Religious themes, lyrics, and overtones have long been involved with music. Church and spiritual music are very important to many cultures and religions, especially Christianity. Eventually, Christian music began to make its way outside of the churches and into many other genres of music. Christian rock soon became commonplace, and then, ironically, religious metal appeared. I say “ironically” due to the early views that were originally held against metal by many religious groups.
The Great Gamble is one of these Christian metal bands, with a progressive sub-genre to be exact. Their initial musical output, as the band Axeom, was more of a rock variety. As the band grew, their interests changed and they became influenced by progressive bands like Dream Theater and Symphony X.
The band consists of Al Joseph (lead vocals and guitar), Christopher Joseph (bass guitar and vocals), Steve “Michael” Joseph (drums and percussion), and Matt Weaver (keyboard and violin).
Having been well received in various festivals and competitions, The Great Gamble finally released Book 1 in April of 2012.
Release the Kraken
The band certainly has no qualms about being progressive metal. It starts right off with a heavy, keyboard-accented riff. It has a nice melody that the song sticks with. The mix is just right, with everything at a perfect volume and position. The vocals might catch you off guard, as they sometimes sound like a blend between those of Avenged Sevenfold and Mastodon. This is not a bad thing, as it is a breath of fresh air for a sometimes stale genre (concerning vocals). Great vocal delivery is found throughout the track, along with some harmonies that give the track more depth. Starting at 4:55, there is a “calm before the storm” moment, so to speak, as a gentle section with a quirky drum pattern leads into a blistering solo. The beauty of this solo and following instrumental section is that it doesn’t seem like too much. It isn’t playing fast for the sake of playing fast, a popular criticism amongst prog metal. In fact, it is one of the better instrumental parts I’ve ever heard, with exciting, progressive, and melodic playing. Just that section alone would have made for a great instrumental track (with no vocals). By the time the vocals come back in near the end of the track, I had lost track of how long the song was because I had gotten so into it. This is a great opener, especially for a debut album, as it perfectly summarizes what the band is all about.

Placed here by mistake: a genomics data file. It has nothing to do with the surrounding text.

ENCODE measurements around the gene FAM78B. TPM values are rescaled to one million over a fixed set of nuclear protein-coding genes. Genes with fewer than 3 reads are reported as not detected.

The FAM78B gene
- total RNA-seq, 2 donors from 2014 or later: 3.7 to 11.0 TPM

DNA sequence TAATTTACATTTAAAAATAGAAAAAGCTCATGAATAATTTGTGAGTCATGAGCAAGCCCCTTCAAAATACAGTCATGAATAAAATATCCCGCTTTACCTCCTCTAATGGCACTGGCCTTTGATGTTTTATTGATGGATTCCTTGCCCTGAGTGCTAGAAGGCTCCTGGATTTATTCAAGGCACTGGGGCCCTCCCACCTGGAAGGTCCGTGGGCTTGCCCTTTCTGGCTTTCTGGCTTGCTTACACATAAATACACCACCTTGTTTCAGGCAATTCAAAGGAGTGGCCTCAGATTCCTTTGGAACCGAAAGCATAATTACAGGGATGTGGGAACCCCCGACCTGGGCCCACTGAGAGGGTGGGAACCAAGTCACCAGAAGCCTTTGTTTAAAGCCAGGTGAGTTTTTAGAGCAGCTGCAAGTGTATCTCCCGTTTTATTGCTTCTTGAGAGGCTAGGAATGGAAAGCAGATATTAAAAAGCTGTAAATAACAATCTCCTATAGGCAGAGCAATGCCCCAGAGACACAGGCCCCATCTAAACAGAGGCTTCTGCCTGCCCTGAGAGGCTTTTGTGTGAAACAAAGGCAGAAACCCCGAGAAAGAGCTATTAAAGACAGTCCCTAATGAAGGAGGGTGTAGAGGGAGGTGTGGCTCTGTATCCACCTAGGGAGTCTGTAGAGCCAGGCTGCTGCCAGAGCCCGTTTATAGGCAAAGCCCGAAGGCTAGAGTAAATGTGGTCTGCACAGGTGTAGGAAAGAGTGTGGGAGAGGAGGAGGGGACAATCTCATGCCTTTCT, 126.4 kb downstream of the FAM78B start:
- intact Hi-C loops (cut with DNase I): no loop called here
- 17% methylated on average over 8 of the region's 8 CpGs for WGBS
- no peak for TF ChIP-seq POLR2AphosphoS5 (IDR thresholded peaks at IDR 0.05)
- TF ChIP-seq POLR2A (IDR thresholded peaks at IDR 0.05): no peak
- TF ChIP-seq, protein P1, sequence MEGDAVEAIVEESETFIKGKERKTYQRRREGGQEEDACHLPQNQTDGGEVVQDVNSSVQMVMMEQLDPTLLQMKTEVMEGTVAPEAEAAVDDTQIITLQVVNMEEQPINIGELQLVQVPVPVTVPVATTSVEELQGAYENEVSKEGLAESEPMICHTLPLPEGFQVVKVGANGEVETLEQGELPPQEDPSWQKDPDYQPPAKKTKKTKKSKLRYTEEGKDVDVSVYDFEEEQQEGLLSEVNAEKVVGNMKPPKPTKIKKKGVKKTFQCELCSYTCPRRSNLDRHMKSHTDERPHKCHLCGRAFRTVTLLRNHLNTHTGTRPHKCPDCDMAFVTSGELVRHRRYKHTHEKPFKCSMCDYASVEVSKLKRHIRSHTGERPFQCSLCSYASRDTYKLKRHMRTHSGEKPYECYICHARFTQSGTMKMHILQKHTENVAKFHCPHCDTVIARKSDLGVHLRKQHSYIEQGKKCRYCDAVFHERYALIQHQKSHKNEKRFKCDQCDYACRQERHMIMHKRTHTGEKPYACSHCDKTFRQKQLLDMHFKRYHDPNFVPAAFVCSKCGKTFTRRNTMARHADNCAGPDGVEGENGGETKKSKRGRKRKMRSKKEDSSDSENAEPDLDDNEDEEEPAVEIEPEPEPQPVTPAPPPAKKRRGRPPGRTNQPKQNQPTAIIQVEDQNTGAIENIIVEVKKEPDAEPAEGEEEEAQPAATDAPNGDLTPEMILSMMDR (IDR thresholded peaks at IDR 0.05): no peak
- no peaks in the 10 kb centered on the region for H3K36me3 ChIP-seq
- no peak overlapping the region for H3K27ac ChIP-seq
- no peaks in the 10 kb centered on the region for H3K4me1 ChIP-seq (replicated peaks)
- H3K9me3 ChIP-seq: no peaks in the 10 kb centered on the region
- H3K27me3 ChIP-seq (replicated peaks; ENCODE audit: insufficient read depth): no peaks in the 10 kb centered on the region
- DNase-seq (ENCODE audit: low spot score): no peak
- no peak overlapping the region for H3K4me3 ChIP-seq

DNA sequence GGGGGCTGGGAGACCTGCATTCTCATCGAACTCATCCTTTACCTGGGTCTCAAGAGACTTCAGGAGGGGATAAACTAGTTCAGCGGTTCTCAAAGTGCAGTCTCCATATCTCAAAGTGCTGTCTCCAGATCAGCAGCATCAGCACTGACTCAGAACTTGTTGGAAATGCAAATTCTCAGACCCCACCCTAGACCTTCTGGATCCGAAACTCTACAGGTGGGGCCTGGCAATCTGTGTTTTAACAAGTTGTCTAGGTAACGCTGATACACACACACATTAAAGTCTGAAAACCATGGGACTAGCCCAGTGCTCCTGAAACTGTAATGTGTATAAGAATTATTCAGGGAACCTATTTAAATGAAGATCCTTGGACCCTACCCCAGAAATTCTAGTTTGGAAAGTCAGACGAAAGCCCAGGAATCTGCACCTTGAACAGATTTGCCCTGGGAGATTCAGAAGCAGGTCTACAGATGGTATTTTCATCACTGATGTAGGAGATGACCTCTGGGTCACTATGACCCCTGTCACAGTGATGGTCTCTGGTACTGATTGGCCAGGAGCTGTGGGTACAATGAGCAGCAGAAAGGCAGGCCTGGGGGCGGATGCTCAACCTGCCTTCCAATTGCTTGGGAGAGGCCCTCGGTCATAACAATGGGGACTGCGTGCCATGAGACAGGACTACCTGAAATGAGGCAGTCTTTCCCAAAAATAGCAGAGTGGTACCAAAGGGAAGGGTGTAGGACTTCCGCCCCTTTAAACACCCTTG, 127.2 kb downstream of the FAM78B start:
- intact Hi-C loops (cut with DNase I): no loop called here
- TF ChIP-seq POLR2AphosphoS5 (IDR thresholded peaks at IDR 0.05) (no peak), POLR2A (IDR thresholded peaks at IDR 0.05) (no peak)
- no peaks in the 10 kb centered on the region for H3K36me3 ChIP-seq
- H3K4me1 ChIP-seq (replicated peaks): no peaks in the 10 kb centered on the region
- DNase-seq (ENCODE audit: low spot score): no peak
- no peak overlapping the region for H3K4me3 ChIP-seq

This is an instrumental, although not quite the kind you would expect based off the previous track and my comments. This is a relatively short (just over a minute and a half), calm track with acoustic guitar and violin appearing for the first time. While nothing groundbreaking, it is an enjoyable piece that begs for headphones to amplify the atmosphere, and provides for a short break between the metal madness of the first and third tracks
Legends of Symmetria
Segueing right in after previous track, it picks up a slightly Arabian style while returning to the metal style of the first track. The ever-so-diverse vocals sound a little Opeth-ish at parts throughout this song. The instrumentation of the first half of the track is much simpler than what was found in Release the Kraken, but it still hits hard and heavy. The mix, again, is just right. I love the quick change found at 4:05 to a much more subdued section, with a beautiful keyboard and bass part. Another fascinating instrumental section follows. Many will likely call this band a Christian Dream Theater, due to the structuring of the songs and general similarities such as lengthy, technical instrumental sections, but the band is not “ripping off” anyone here. It is easy to tell that they know exactly what they are doing, while certainly still letting just the right amount of influence seep in. The musicality is very strong here, and provides for yet another awesome song.